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The Letter Bearer by Robert Allison, book review: A gripping portrait of the horror - and humour - of war

 

Some time in 1942 or 1943 , a man lies prostrate in the Libyan desert, still clinging to his postbag of letters. A motorcycle lies behind him. This is the letter bearer, a young officer who has lost his memory – and all knowledge of how he came to be where he is. Through his story, debut writer Robert Allison examines the horror and the pity – and even the humour – of war.

The letter bearer is quickly discovered by a ragtag group of men – deserters from the British army, hoping to take refuge in the desert until the war ends. The men are without ranks and yet there is still a hierarchy in their makeshift camp. Brinkhurst assumes the role of commanding office, brusque, with every appearance of a “country gentleman”, except for his “sandblasted face”. Swann is his second, aggressive, terrifying and intent on command. And then there is the most pathetic figure of all, their Italian prisoner of war, Lucchi, who takes pity on everything from overheated chickens to the rider himself when he falls and can walk no further.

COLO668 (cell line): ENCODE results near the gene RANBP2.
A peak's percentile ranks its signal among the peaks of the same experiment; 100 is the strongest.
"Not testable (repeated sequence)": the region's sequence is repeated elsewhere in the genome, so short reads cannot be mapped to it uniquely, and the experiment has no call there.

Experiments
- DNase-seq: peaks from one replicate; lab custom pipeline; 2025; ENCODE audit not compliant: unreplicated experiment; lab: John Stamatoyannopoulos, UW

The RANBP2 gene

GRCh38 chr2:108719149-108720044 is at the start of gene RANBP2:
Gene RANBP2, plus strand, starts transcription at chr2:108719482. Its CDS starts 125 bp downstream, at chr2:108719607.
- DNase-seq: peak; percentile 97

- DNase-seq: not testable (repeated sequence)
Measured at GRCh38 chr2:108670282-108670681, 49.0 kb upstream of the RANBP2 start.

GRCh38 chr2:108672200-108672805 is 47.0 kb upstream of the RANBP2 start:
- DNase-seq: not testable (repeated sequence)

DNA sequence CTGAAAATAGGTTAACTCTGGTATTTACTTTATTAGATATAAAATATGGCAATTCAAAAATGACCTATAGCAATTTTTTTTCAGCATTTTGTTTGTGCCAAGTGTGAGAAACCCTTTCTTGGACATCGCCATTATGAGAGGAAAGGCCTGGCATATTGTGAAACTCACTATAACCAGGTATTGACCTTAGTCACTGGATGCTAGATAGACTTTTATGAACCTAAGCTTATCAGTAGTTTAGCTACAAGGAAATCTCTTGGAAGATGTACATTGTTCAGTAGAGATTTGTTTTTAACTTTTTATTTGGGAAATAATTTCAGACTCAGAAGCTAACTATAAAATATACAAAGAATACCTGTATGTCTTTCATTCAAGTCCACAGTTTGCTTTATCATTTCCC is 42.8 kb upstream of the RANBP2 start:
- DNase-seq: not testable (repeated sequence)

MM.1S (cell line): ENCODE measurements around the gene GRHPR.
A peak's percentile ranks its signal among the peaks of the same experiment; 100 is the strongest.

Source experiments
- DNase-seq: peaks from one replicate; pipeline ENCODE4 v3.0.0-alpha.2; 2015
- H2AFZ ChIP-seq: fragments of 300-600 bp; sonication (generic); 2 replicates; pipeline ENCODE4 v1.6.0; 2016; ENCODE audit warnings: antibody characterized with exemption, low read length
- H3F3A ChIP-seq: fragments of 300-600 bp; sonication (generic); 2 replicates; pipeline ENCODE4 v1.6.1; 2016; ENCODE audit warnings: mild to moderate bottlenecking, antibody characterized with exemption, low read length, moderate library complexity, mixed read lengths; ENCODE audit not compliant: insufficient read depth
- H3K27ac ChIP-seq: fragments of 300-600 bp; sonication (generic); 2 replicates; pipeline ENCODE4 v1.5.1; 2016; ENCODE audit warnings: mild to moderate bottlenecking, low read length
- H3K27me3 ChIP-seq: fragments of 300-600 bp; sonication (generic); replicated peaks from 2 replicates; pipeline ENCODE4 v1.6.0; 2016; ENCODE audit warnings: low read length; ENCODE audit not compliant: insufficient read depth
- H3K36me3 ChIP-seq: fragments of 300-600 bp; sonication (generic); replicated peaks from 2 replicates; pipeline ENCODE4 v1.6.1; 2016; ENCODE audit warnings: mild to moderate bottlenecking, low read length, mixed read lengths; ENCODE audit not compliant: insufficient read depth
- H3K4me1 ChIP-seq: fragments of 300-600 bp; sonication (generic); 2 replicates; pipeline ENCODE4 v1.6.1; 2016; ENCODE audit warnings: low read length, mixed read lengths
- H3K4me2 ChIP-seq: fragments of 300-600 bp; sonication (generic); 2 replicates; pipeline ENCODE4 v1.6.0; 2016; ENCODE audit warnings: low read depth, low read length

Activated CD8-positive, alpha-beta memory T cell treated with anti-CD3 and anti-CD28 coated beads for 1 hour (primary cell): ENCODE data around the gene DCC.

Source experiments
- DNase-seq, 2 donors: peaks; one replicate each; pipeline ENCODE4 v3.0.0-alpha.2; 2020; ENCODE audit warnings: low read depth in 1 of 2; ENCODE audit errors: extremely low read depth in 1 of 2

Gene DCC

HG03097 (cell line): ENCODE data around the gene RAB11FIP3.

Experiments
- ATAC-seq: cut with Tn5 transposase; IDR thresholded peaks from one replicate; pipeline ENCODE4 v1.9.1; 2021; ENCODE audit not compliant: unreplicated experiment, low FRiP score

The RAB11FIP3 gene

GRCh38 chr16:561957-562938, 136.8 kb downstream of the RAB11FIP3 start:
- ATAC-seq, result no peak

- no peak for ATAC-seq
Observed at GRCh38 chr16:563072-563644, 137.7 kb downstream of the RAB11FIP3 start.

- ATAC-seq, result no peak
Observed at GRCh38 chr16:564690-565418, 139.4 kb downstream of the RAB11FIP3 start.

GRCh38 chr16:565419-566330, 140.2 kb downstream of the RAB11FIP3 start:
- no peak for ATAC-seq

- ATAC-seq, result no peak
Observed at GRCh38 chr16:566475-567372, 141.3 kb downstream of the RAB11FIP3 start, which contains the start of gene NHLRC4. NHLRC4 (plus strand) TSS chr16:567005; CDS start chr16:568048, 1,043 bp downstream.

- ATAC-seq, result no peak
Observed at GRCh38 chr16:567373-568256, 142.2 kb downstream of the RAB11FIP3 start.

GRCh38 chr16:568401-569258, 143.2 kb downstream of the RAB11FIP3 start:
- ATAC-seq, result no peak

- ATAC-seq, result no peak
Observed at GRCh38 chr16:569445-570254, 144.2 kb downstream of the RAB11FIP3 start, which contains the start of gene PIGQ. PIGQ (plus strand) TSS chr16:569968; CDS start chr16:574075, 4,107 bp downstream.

The rider can remember nothing – but he has his bag of letters, all from one battalion's tank regiment. Every night, he reads over them – love letters, practical missives, confessions of misdemeanours past. He thinks he finds a letter written by him to his wife, but he cannot be sure and tries to construct a relationship with her in his mind. He drags his postbag everywhere, refusing to leave it even when he is so weak he can barely carry himself. The letters seem to hold the key to his past, as well as gesturing at a kinder, more ordered world than the desert anarchy in which he now survives.

In sinuous, intricate prose, Allison describes the letter bearer's physical pain, his mental disorientation, the incredible scenery of the desert, the casual brutality of the men. When they are spotted by an Italian plane and have to leave their camp to find another place to hide in the desert, the fragile structures of their world begin to collapse.

Allison's is a beautifully written investigation into alienation, guilt and the will to survive. The desert is a character itself, brilliantly alive and vividly depicted. Amnesia has proved a rich subject for fiction over recent years – and perhaps it is most so in the study of war, when even those who have their memory hope to forget what they have seen and so many wish, like the rider to be forgotten and “given up to mystery”. This is a gripping exploration of one man's travails – and through him, those of millions other men trapped in the terrible mechanism of war.

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